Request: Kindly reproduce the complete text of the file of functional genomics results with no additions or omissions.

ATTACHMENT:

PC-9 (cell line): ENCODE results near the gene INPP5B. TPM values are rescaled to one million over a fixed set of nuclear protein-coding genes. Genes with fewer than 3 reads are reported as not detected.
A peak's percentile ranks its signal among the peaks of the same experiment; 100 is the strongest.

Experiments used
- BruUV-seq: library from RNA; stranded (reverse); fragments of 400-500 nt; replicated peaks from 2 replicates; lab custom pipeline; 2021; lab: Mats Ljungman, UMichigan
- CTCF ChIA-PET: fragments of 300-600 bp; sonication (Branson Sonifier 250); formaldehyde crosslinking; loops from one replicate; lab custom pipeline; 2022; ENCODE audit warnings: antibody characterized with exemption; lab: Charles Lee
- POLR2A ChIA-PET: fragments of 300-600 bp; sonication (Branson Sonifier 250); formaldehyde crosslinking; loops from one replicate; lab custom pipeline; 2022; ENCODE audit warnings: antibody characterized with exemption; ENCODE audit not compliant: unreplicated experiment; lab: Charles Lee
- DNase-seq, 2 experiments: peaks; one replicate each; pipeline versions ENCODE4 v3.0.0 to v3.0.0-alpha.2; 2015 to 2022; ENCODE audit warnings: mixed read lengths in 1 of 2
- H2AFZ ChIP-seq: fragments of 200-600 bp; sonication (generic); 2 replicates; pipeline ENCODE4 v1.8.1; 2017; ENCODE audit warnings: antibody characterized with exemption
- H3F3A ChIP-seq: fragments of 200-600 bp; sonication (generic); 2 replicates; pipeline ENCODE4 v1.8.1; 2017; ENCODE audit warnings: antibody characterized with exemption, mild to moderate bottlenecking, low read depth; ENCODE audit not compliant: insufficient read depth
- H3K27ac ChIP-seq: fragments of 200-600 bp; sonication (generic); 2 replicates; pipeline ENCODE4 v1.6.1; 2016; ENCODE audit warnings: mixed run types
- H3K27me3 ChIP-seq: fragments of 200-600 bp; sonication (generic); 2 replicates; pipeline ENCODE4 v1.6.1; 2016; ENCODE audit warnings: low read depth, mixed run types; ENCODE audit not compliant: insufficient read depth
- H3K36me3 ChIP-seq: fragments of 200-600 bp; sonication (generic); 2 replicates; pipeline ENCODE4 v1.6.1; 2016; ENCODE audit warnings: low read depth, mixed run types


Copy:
PC-9 (cell line): ENCODE results near the gene INPP5B. TPM values are rescaled to one million over a fixed set of nuclear protein-coding genes. Genes with fewer than 3 reads are reported as not detected.
A peak's percentile ranks its signal among the peaks of the same experiment; 100 is the strongest.

Experiments used
- BruUV-seq: library from RNA; stranded (reverse); fragments of 400-500 nt; replicated peaks from 2 replicates; lab custom pipeline; 2021; lab: Mats Ljungman, UMichigan
- CTCF ChIA-PET: fragments of 300-600 bp; sonication (Branson Sonifier 250); formaldehyde crosslinking; loops from one replicate; lab custom pipeline; 2022; ENCODE audit warnings: antibody characterized with exemption; lab: Charles Lee
- POLR2A ChIA-PET: fragments of 300-600 bp; sonication (Branson Sonifier 250); formaldehyde crosslinking; loops from one replicate; lab custom pipeline; 2022; ENCODE audit warnings: antibody characterized with exemption; ENCODE audit not compliant: unreplicated experiment; lab: Charles Lee
- DNase-seq, 2 experiments: peaks; one replicate each; pipeline versions ENCODE4 v3.0.0 to v3.0.0-alpha.2; 2015 to 2022; ENCODE audit warnings: mixed read lengths in 1 of 2
- H2AFZ ChIP-seq: fragments of 200-600 bp; sonication (generic); 2 replicates; pipeline ENCODE4 v1.8.1; 2017; ENCODE audit warnings: antibody characterized with exemption
- H3F3A ChIP-seq: fragments of 200-600 bp; sonication (generic); 2 replicates; pipeline ENCODE4 v1.8.1; 2017; ENCODE audit warnings: antibody characterized with exemption, mild to moderate bottlenecking, low read depth; ENCODE audit not compliant: insufficient read depth
- H3K27ac ChIP-seq: fragments of 200-600 bp; sonication (generic); 2 replicates; pipeline ENCODE4 v1.6.1; 2016; ENCODE audit warnings: mixed run types
- H3K27me3 ChIP-seq: fragments of 200-600 bp; sonication (generic); 2 replicates; pipeline ENCODE4 v1.6.1; 2016; ENCODE audit warnings: low read depth, mixed run types; ENCODE audit not compliant: insufficient read depth
- H3K36me3 ChIP-seq: fragments of 200-600 bp; sonication (generic); 2 replicates; pipeline ENCODE4 v1.6.1; 2016; ENCODE audit warnings: low read depth, mixed run types